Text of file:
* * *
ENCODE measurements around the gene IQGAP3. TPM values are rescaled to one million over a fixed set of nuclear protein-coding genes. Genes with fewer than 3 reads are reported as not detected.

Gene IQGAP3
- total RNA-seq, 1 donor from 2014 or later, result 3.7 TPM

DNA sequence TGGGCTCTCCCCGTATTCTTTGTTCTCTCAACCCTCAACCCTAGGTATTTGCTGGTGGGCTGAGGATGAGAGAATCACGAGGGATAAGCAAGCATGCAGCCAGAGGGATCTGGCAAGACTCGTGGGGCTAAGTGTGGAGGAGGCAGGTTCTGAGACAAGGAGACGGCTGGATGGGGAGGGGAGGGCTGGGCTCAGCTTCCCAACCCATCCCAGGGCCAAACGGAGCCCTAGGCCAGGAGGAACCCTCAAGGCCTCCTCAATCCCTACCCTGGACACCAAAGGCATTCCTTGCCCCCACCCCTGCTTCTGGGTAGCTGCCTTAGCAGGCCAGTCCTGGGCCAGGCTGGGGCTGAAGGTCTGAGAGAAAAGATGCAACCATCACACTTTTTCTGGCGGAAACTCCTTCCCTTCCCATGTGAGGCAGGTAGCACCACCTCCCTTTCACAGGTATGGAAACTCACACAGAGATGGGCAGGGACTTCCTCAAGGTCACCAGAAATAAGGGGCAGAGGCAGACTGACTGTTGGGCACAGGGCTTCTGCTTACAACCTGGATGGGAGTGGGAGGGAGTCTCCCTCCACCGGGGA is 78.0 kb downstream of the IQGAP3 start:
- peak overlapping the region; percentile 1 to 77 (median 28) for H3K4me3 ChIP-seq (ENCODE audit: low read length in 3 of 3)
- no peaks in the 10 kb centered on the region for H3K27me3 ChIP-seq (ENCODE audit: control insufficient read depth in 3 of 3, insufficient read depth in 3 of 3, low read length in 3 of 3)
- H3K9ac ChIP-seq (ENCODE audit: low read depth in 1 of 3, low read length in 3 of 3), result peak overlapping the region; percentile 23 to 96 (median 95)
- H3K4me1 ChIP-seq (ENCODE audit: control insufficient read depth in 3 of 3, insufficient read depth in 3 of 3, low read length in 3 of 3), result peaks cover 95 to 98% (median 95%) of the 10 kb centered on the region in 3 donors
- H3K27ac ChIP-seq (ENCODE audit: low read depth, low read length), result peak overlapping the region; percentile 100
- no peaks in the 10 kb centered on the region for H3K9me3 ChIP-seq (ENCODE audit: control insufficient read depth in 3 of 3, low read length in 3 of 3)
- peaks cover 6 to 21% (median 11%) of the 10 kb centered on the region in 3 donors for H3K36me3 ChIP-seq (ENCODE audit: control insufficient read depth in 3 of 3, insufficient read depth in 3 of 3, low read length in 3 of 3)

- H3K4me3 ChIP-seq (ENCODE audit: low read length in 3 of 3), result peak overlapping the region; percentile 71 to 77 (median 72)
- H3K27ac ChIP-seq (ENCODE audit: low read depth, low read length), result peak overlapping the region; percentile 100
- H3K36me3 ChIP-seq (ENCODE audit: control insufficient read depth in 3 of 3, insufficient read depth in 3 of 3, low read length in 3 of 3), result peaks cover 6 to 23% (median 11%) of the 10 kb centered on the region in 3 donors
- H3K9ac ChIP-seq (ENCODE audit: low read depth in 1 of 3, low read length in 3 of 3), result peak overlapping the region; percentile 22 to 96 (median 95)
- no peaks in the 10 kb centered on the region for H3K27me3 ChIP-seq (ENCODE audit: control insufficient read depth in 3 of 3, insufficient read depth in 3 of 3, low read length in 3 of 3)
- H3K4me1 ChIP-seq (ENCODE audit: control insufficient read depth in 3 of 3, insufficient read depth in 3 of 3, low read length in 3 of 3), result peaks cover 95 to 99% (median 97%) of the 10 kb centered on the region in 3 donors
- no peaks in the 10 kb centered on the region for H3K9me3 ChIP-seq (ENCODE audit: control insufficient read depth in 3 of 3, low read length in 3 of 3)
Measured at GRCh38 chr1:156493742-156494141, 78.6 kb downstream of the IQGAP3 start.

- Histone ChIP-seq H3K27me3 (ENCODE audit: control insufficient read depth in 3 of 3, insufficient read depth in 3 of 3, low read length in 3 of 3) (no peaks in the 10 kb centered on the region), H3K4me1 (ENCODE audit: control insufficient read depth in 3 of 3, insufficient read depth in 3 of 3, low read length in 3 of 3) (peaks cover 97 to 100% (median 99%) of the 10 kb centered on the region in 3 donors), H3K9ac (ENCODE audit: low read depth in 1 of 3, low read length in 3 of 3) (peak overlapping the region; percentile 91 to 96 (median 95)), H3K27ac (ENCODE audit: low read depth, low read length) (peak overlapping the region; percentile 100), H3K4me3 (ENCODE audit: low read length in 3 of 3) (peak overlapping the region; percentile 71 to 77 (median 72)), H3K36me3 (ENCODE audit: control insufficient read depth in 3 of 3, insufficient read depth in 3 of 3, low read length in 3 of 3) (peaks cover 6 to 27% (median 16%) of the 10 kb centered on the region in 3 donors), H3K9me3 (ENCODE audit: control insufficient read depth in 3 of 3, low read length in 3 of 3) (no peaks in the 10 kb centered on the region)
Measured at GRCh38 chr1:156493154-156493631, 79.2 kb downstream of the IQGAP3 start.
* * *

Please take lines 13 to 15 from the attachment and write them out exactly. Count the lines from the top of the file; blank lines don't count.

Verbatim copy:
- H3K27ac ChIP-seq (ENCODE audit: low read depth, low read length), result peak overlapping the region; percentile 100
- H3K36me3 ChIP-seq (ENCODE audit: control insufficient read depth in 3 of 3, insufficient read depth in 3 of 3, low read length in 3 of 3), result peaks cover 6 to 23% (median 11%) of the 10 kb centered on the region in 3 donors
- H3K9ac ChIP-seq (ENCODE audit: low read depth in 1 of 3, low read length in 3 of 3), result peak overlapping the region; percentile 22 to 96 (median 95)